3. 3. Page 3© SQS Group 2014 Whitepaper | How will Security Testing help to reduce risks and build customer confidence in mobile payments ViaForensics reported issues with the security of Google Wallet and concluded that users might be subject to social engineering attacks4 due to the unencrypted personal information and payment history. In 2013, SIM cards were reportedly hacked due to the use of an outdated security standard and badly configured code5 . If exploited, this vulnerability would allow hackers to remotely infect a SIM with a virus that sends premium text messages (draining a mobile phone bill), surreptitiously re-direct and record calls, and — with the right combination of bugs — carry out payment system fraud. 1.1. Testing security – understanding the threats The specific details of vulnerabilities in m-payment technologies will change as they mature. However, the types of threat are well understood: for most smartphone users, the biggest threat is from weaknesses in mobile devices and applications. The primary attack path against smartphone users is via malicious software masquerading as a legitimate application. Once down- loaded, the malware takes control of the phone, personal data and, potentially, even money, if the phone is m-payment enabled. Addressing the threats in a mobile system requires in-depth security testing - the main types of threat to be tested for can be classified as follows: • Malware is software developed to perform malicious activities on a device • Spyware collects or uses data without a user’s knowledge or approval • Information collection applications written to gather or use more sensitive information (e.g. location, contact lists, personally identifiable information) than is necessary to perform their function • Vulnerable applications contain software vulnerabilities that can be exploited for malicious purposes. If exploited, an attacker could access sensitive information, perform undesirable actions, prevent a service from functioning correctly or automatically download additional malicious apps. Of course, mobile devices are almost always switched on and nearly always connected to the Internet, so the threats that applied to traditional computer use also apply to mobile technology. These include: • Phishing scams using web pages or other user interfaces designed to extract information such as account login information for a malicious party posing as a legitimate service • Drive-by downloads automatically begin downloading an application when a user visits a web page • Browser exploits which take advantage of vulnerabilities in a web browser or software that can be launched via a web browser That’s why security testing for m-payments systems needs to encompass the end-to-end payments process and should also cover back-end systems and the connections between systems. Launching a mobile payment based application? Do so with confidence with SQS’ innovative m-payments security testing and risk analysis services. SQS were engaged by a customer offering financial, healthcare and retirement services to the international market to lead their mobile claims application testing. Customers would use the new Android app to manage their accounts, thus ensuring the security and privacy of their data was of paramount importance. Using its innovative m-payments security testing infra- structure and open source tools to minimise costs, a team of SQS security experts conducted penetration tests against the application and its associated infrastructure. The team detected weaknesses that could have compro- mised both individual user accounts and the system as a whole if not properly addressed. Vulnerabilities found, and remedied the solution was successfully implemented and the organisations objectives were achieved. Live Example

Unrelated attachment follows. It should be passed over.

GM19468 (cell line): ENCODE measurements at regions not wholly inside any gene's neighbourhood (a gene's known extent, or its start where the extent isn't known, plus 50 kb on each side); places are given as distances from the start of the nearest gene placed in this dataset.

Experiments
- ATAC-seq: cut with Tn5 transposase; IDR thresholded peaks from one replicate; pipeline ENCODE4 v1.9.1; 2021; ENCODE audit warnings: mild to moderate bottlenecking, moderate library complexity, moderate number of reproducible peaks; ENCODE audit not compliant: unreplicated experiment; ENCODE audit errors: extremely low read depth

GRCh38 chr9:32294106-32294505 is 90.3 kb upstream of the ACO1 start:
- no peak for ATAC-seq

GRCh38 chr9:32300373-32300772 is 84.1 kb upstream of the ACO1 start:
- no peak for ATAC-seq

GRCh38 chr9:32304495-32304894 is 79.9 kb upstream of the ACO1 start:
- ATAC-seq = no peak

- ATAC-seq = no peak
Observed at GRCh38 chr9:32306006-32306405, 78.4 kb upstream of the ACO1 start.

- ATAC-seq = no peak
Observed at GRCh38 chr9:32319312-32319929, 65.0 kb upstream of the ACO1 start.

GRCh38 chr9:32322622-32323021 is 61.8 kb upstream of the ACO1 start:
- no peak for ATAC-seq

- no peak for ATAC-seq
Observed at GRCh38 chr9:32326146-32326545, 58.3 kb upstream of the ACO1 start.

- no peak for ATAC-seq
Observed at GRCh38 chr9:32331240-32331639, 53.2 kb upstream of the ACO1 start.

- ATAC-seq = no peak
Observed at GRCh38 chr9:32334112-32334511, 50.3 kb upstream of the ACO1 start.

4. 4. Page 4© SQS Group 2014 Whitepaper | How will Security Testing help to reduce risks and build customer confidence in mobile payments The mobile supply chain is an added complication that intro- duces security risks that are seen only infrequently in traditional systems development. For example, the rate of change of mobile devices and operating systems such as Android and iOS is leading development teams to rely more frequently on externally sourced software libraries. While the use of external libraries is not new, the degree to which they are being used in mobile and mobile web development is. Similarly, the risk that weaknesses in build and configuration management can create vulnerabilities is common to all kinds of software development. With app stores, organisations creating mobile apps are essentially ‘giving’ their software to potential attackers who can then review and analyse the code. If poor security decisions have been made in the application code, attackers have a greater opportunity to find and exploit those vulnerabilities than with traditional software. Mobile application development is also a specialised area and the use of outsourced software development is common. When outsourcing, development teams need to ensure that a thorough risk assessment is conducted for any software introduced into the payments system. In short, risk mitigation needs to be embedded into the development process and the developer mind-set – not treated as an add-on activity to be conducted separately. 2. Risks in the internal and external supply chains